Scientists were boggled when they witnessed, for the first time, a colony of Leptogenys ants in Southeast Asia forming a daisy chain to carry much larger prey: A millipede. Though cooperative ant behaviour is well-documented, including forming life rafts in floods, this chaining behavior is quite different. Instead of carrying prey directly in their mandibles, the ants are forming organized lines by linking their mandibles to the preceding ant’s abdomen (gaster). Scientists are struggling to understand this previously undocumented type of cooperative transport.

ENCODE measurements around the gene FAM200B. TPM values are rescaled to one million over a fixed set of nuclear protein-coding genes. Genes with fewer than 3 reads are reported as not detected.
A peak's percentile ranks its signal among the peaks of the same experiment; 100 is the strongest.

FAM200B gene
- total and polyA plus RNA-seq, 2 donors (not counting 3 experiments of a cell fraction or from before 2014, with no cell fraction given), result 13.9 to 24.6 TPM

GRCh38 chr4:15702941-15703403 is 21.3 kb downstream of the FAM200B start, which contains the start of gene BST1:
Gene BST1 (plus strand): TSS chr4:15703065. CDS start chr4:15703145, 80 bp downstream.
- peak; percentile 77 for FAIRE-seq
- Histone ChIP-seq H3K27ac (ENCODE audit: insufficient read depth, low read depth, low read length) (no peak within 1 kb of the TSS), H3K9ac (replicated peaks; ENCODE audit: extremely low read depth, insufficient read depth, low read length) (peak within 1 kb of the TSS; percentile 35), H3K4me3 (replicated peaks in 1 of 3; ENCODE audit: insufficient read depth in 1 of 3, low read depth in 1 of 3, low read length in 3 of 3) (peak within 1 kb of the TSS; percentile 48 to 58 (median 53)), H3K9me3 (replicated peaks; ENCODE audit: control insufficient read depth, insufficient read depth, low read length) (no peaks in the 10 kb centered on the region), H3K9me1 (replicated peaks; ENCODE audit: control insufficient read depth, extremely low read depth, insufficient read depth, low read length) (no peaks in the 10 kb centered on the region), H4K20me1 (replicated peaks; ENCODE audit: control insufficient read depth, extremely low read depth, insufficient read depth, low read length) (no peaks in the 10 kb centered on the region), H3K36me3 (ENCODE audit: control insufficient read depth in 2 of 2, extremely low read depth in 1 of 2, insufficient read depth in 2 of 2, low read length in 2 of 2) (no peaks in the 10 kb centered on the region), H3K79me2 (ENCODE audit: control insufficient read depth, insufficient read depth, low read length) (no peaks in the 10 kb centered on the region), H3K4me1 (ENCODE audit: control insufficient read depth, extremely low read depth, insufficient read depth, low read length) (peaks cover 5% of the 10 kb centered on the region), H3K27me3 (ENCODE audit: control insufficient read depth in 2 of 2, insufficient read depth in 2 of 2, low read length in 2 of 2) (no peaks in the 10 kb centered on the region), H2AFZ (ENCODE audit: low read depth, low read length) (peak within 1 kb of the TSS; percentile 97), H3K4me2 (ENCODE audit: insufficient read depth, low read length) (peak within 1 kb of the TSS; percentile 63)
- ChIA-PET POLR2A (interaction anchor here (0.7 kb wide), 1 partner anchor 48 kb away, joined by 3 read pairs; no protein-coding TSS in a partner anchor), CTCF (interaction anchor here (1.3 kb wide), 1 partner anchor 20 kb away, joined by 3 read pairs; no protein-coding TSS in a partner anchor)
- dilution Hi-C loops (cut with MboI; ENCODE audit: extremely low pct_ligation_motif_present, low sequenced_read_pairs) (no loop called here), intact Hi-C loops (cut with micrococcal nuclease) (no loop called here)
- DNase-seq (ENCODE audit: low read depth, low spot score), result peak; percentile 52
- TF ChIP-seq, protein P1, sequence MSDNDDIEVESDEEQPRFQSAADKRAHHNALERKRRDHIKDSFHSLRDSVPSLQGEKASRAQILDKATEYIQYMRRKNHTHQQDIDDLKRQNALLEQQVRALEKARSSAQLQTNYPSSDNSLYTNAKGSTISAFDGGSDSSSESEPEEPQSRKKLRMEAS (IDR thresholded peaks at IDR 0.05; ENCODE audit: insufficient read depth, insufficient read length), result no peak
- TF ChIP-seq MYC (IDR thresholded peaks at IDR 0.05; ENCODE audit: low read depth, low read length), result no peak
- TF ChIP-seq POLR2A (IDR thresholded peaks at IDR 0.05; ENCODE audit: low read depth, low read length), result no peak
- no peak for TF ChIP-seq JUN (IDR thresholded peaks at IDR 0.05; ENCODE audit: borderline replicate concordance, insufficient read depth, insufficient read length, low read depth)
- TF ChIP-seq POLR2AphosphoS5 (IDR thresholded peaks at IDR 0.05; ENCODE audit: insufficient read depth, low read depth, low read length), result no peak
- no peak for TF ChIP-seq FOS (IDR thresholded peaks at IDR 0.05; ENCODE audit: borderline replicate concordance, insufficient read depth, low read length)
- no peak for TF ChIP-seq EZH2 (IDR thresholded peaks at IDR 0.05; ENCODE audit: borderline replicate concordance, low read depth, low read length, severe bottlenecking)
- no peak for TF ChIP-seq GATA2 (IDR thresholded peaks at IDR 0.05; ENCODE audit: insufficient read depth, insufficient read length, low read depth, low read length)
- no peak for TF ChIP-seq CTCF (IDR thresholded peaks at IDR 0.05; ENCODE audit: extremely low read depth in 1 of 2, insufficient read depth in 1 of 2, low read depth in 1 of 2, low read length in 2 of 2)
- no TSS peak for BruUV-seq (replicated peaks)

To watch ant daisy-chaining in action, view the gif below.
Image credit: "Ants Work in Harmony" via LiveLeak